Unsynchronized German Engines

Discussion in 'Engines' started by Curious_Joey, Feb 14, 2016.

  1. Curious_Joey

    Curious_Joey New Member

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    This is my first post on the forum and I'm far from aircraft aficionado, but I do understand the general principal of engine synchronization on propeller planes. As far as I know, it's more of a general comfort issue to the passenger to have synced engines rather than anything aerodynamic.

    My question comes from hearing a story about Rudolf Hess and his insane landing in Scotland. He was flying a Me-110 fighter bomber and bailed out when he thought he had been spotted by British fighters. The story came from the father & son who found Hess parachuting to the ground. They immediately knew he had to be German & came from a German plane because of the sound of its unsynchronized engines.

    So here are my questions: How noticeable would it be just hearing a plane fly past synchronized vs not?

    Is there any media files you can point out to help compare the difference?

    I'm assuming from the story Allied air power must have used synchronized engines, otherwise they wouldn't have spotted the Jerry. Is this true? Did any allied aircraft of that period have engines that could have sounded the same way & not been synchronized?

    What about aircraft in formation? Would just the sound of the engines be enough to determine it was a German? Wouldn't a bunch of planes create the same unsynchronized sound?

    Thanks in advance for your help and indulging my curiosity!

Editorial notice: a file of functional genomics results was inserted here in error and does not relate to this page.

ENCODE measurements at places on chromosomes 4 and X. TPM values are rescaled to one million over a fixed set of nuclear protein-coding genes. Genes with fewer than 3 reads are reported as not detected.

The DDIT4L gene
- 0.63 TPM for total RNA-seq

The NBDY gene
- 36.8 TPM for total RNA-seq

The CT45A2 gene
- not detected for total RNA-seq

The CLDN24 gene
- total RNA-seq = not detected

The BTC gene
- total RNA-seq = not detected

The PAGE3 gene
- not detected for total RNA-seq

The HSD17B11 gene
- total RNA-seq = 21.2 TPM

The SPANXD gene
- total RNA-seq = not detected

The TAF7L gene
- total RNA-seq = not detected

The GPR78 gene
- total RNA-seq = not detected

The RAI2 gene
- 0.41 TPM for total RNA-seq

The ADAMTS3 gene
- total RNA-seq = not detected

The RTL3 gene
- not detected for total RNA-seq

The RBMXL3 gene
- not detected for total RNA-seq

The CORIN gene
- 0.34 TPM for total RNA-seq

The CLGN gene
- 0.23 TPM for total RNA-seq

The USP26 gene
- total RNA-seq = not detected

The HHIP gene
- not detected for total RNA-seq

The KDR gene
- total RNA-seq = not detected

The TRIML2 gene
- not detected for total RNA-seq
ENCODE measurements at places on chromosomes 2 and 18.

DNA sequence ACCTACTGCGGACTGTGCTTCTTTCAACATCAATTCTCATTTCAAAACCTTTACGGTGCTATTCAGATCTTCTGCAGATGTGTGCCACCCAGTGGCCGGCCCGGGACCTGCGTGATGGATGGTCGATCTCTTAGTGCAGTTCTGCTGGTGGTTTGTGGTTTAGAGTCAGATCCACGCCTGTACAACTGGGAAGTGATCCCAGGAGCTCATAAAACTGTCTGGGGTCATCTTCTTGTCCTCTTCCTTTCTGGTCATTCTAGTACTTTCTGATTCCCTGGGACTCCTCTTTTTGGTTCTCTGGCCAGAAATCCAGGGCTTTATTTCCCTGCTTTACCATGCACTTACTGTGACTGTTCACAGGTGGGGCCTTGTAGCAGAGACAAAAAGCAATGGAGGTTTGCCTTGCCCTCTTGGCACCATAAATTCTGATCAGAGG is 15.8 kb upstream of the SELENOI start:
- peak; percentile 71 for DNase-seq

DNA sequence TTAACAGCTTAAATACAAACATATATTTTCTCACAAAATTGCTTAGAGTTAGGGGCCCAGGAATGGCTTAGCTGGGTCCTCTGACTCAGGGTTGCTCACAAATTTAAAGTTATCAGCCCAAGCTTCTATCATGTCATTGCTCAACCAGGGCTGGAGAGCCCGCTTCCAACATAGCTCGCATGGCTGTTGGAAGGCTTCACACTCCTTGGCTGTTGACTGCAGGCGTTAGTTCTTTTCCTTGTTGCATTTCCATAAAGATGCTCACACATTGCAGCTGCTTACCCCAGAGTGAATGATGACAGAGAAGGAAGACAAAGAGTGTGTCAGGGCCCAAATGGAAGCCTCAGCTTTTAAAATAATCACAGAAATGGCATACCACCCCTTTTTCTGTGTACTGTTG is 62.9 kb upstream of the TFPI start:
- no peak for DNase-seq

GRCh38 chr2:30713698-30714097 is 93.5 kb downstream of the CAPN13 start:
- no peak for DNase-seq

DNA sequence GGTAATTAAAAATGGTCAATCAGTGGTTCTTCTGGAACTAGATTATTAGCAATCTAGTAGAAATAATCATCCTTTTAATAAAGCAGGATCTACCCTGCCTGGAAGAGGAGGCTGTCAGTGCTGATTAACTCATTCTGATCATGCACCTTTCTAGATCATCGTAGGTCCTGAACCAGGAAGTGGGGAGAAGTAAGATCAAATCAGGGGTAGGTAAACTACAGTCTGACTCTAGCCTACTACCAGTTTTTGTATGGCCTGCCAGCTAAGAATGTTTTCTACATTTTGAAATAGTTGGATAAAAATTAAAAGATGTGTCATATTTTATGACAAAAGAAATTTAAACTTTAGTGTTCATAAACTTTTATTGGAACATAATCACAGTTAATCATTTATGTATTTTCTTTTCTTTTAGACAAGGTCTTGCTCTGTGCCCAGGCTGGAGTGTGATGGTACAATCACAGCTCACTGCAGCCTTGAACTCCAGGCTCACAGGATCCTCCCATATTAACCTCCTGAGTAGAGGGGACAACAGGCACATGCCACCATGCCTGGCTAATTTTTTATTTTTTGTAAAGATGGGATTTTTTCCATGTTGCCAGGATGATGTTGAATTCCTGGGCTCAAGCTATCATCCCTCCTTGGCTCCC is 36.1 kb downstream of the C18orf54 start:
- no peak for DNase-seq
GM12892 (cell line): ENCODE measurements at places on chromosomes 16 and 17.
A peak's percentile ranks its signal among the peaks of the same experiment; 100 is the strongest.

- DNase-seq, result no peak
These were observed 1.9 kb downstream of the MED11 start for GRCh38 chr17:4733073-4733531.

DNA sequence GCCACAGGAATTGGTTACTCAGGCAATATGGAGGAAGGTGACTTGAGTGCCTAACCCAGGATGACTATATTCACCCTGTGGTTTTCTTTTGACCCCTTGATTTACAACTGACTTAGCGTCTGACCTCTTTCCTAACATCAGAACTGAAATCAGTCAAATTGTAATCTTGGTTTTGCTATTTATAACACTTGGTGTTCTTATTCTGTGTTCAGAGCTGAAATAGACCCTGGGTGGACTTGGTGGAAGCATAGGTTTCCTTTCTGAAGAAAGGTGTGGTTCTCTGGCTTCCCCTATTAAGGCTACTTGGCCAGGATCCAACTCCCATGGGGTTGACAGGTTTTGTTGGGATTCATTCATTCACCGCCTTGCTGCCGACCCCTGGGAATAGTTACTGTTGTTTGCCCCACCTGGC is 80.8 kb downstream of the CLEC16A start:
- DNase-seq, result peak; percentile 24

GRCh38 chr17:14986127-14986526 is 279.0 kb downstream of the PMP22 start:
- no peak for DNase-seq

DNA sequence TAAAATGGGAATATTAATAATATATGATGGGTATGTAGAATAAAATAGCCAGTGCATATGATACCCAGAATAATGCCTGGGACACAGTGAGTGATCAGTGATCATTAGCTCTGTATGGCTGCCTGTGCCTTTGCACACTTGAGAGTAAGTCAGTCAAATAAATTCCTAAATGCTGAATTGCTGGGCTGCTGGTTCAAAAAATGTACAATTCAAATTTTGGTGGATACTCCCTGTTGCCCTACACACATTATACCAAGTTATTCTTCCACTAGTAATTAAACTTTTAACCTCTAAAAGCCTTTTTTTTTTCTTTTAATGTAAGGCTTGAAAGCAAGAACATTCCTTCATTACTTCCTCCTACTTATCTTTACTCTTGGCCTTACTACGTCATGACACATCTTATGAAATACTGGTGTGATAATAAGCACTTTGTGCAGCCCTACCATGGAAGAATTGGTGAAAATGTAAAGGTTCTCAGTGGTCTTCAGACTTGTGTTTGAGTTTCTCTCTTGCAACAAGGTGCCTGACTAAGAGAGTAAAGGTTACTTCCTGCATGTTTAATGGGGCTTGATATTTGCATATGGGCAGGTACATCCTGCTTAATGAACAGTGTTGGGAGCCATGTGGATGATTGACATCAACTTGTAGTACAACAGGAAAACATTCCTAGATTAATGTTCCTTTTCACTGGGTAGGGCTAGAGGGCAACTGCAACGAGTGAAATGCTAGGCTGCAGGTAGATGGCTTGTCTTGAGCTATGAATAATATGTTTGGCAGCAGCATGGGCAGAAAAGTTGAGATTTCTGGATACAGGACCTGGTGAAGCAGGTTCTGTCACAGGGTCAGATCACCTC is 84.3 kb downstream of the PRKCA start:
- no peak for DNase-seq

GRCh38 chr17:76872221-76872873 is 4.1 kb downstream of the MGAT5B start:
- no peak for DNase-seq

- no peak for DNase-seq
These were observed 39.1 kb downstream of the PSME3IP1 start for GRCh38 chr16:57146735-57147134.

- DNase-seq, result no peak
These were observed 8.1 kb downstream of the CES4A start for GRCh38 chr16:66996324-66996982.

2. FLYBOYJ

    FLYBOYJ "THE GREAT GAZOO"
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    IIRC there were several early German twins that either weren't synchronized or had a poor sync system. I think it was also a tactic to overfly target areas out od sync as a terror function, especially at night.
     
  3. gumbyk

    gumbyk Well-Known Member

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    You can sync the engines by ear from the cockpit. A lot of light twins don't have syncrophasers in them, and it is just a matter of fine adjustments on one engine to eliminate that beat frequency (the wha-wha sound that you get). In my training, we set the left engine and adjusted the right.

    So it was either deliberately done, or pilots simply weren't told how to do it.
     
  4. DerAdlerIstGelandet

    DerAdlerIstGelandet Der Crew Chief
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    When I go out and do engine runs, I have to test the synchronizers. Part of the test involves manually synchronizing the props by listening to them. Was kind of hard at first, but once you get the "ear" for it is pretty easy. It is a very distinctive "out of sync" sound (well duh...;)).

    Of course this with Turboprop King Airs, but can't be much different.
     
  5. gumbyk

    gumbyk Well-Known Member

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    No, its essentially the same, the cause is that the props are doing slightly different RPM. Its easier with piston engines as they are usually noisier!
     
  6. DerAdlerIstGelandet

    DerAdlerIstGelandet Der Crew Chief
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    Yeap, exactly...
     
  7. Juha

    Juha Well-Known Member

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    IMHO the Germans used unsyncronized engines over Britain because it was believed that it made the pinpointing their exact location by sound locators more difficult.
     
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